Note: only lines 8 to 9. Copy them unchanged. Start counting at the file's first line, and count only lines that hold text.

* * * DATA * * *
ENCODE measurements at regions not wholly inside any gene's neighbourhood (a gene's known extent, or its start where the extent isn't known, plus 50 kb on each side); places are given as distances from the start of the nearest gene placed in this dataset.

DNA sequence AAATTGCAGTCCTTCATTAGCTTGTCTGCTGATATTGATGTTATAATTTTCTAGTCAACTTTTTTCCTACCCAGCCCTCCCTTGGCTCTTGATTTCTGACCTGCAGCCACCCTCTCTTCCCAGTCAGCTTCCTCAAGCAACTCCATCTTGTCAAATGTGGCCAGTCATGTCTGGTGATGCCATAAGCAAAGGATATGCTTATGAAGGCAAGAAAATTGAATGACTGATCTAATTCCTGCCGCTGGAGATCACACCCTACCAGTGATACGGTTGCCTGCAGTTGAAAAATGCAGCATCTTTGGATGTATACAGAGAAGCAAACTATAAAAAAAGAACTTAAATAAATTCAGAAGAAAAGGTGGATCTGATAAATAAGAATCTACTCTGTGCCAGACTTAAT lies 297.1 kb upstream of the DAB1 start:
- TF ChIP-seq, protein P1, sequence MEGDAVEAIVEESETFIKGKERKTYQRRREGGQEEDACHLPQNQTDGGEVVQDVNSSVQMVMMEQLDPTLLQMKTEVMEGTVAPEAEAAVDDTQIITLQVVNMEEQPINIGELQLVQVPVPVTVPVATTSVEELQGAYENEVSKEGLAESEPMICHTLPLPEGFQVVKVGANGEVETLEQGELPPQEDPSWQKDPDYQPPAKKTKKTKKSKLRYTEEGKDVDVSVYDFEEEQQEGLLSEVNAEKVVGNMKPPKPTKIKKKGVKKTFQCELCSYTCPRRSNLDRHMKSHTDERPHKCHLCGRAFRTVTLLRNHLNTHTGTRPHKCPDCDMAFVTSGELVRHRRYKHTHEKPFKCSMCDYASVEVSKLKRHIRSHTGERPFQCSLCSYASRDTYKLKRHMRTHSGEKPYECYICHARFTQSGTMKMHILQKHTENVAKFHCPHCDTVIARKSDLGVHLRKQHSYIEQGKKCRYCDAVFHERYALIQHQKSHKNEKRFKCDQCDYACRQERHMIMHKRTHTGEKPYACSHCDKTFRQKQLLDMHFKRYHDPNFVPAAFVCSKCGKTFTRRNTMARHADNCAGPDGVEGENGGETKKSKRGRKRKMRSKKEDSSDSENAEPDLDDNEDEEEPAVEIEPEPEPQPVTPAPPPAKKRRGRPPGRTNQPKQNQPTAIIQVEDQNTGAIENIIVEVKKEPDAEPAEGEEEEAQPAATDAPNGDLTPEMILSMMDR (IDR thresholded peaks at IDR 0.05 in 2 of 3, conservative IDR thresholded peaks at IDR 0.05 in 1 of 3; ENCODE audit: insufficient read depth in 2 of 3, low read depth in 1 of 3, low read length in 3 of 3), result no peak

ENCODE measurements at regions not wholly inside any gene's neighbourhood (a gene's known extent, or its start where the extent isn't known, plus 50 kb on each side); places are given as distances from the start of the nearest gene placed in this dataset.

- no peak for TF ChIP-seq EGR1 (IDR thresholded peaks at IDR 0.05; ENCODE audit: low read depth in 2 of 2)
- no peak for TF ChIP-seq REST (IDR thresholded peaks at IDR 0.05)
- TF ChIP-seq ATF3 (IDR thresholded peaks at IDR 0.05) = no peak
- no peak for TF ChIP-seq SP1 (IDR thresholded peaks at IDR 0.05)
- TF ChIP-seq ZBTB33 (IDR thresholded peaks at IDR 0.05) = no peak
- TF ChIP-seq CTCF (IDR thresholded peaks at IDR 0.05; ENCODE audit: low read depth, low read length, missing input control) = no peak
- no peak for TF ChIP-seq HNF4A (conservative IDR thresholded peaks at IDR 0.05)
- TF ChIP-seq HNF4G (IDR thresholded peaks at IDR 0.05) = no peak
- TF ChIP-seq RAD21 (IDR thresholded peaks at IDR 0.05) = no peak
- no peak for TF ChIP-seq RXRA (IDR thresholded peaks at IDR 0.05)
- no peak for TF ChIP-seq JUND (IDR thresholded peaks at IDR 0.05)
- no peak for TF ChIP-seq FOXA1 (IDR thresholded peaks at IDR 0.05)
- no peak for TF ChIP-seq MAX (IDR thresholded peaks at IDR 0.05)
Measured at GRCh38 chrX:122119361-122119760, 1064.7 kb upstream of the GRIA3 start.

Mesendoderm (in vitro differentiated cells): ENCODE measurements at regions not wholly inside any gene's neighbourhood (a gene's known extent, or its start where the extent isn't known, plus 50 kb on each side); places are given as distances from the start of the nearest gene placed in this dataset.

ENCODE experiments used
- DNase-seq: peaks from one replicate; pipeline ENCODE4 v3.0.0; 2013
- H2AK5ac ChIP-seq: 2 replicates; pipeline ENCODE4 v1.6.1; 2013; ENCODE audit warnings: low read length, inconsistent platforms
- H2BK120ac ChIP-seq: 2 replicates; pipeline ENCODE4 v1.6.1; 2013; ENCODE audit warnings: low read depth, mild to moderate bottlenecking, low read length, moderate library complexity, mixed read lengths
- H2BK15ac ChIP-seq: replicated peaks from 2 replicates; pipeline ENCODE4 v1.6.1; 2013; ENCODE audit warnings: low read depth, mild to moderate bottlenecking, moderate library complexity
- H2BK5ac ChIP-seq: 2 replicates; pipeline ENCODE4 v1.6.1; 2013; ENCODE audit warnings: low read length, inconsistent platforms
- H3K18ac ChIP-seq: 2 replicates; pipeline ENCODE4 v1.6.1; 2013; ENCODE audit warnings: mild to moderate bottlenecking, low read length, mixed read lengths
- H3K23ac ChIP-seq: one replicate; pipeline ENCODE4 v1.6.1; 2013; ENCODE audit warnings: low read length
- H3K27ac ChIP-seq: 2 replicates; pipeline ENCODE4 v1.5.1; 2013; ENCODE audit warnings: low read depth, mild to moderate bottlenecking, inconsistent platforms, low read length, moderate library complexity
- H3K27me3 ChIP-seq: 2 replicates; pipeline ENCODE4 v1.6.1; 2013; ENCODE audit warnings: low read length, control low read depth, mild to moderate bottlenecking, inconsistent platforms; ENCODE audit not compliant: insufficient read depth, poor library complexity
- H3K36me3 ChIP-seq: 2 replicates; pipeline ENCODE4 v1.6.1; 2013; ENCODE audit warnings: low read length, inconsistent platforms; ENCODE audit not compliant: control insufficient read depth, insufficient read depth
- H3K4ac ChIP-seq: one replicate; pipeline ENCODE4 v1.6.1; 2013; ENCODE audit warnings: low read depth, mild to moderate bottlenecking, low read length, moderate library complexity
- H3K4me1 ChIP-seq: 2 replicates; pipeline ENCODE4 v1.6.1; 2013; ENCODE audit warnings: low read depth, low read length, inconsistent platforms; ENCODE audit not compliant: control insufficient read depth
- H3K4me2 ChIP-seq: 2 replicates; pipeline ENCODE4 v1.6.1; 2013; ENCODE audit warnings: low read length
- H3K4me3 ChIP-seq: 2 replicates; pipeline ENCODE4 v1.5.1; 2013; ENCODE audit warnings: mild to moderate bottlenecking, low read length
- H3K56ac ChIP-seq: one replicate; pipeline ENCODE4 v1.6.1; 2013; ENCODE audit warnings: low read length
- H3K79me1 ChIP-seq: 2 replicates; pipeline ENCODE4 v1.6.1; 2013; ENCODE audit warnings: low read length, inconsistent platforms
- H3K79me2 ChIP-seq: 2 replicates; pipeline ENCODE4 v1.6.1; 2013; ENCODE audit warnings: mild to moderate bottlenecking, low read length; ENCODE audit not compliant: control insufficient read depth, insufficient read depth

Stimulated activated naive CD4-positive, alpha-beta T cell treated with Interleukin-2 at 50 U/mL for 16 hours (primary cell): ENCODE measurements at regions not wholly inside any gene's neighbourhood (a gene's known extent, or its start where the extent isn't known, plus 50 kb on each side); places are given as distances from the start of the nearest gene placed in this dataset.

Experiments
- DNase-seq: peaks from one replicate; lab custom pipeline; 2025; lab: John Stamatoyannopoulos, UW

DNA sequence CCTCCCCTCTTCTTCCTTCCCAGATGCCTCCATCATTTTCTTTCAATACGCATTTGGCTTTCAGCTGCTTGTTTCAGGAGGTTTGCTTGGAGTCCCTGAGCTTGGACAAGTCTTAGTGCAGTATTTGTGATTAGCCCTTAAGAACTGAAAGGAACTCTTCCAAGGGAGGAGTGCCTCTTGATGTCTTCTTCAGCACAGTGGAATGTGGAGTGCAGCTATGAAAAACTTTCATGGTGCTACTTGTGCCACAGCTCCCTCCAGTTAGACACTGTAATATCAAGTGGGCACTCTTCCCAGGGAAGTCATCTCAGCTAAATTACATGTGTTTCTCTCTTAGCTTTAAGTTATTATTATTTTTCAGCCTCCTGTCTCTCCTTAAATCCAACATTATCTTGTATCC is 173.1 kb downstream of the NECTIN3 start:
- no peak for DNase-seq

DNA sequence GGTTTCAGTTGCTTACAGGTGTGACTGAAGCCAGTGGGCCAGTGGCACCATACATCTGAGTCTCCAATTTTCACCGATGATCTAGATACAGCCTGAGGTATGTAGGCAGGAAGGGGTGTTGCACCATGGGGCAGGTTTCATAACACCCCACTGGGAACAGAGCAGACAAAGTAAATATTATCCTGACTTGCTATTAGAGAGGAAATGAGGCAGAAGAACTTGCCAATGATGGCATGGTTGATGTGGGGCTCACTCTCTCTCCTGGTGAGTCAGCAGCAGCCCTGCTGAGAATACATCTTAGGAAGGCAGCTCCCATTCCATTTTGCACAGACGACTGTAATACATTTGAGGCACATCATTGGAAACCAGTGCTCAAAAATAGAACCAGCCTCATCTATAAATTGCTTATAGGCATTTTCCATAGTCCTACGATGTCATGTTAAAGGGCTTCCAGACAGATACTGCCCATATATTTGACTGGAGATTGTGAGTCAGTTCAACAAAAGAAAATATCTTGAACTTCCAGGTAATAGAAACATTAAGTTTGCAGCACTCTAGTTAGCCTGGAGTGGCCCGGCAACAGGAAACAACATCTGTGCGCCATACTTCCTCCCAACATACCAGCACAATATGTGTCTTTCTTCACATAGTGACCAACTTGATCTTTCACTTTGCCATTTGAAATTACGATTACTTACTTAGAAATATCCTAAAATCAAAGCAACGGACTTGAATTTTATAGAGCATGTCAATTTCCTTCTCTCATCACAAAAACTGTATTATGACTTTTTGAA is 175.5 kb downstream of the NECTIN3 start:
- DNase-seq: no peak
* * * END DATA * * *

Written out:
- no peak for TF ChIP-seq SP1 (IDR thresholded peaks at IDR 0.05)
- TF ChIP-seq ZBTB33 (IDR thresholded peaks at IDR 0.05) = no peak